The Weather

The wind was blowing the rain in sheets that were more like waves of water hitting my truck. I pulled over onto the shoulder of Interstate 70 and joined the increasing number of vehicles stopped along the side of the road. The wind was gusting so hard that I feared the horse trailer I was pulling would be flipped over, not to mention the fact that I could barely see the road ahead of me. As I sat there being buffeted by wind and rain, I switched over my radio from the audio tape of Ernest Hemingway’s 'For Whom the Bells Toll' to the local radio station in western Kansas.

“Possible thunderstorms…” was the weather forecast. “Well Duuuh” I said to no one in particular. Kansas is not my favorite state, and their weather wasn’t doing much to change that. At least it wasn’t hot. The temperature in August is usually 100 or more with high humidity. Now there was just the high humidity. I had just come from northwest Colorado where the daily weather forecast for the previous two months had been scattered thunderstorms.

I have come to some conclusions about weather forecasts. They are, like any forecasts, always wrong. The only thing that forecasters do is to try and minimize the degree to which they are wrong. A 50% chance of rain means that it might rain or it might not. Flip a coin. Of course, on any particular day, it might rain or it might not, so there is always a chance of rain, however remote it might be. Thus the absolute safest forecast is to just say that there is a chance of rain. Putting a percentage on it simply adds the illusion of accuracy -- like picking a score on a football pool.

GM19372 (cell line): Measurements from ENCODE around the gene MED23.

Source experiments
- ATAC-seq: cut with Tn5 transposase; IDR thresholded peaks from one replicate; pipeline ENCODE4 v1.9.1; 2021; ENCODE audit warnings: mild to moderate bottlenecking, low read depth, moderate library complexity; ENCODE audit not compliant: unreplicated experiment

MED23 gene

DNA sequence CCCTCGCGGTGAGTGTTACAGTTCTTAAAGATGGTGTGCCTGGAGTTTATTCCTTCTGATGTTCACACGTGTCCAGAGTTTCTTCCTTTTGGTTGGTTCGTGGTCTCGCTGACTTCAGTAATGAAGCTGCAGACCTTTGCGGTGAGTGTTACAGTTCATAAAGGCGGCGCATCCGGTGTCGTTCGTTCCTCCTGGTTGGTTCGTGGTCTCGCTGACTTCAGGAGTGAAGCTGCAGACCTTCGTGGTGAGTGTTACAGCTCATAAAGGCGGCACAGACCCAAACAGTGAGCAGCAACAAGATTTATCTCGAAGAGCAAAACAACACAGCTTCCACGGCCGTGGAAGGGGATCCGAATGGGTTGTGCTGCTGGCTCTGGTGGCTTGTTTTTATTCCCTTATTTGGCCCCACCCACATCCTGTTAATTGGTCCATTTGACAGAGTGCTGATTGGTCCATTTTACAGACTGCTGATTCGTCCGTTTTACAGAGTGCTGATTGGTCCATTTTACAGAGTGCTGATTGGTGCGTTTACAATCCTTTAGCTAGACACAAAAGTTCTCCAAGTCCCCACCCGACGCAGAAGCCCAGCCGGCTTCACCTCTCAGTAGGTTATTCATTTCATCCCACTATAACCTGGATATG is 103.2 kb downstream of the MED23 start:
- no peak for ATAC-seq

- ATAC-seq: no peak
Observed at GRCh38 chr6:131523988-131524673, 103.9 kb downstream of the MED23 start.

I’m still not sure about the difference between scattered clouds and partly cloudy, but either forecast is safe since it is a rare day that there are no clouds at all. Historic records for the area of the forecast can be helpful. If, over a 10-year period, you have had an average of five days of rain each June, then in June you are pretty safe in saying that that there is a 20% chance of rain.

As the storm intensity declined, I again joined the other drivers heading East on Interstate 70 and continued listening to the local weather station. The forecast was soon altered from “possible thunderstorms” to, “A line of severe thunderstorms with wind gusts up to 70 miles per hour and hail possible of up to one inch in diameter.” I thought, “This wasn’t a weather forecast. This was a weather observation.” Someone with a cell phone, sitting in his or her car along the side of the road probably called the radio station and said; “Hey you idiots, it’s storming like hell out here.” The radio station forecasters added the “…hail possible of up to one inch in diameter” just to cover their asses.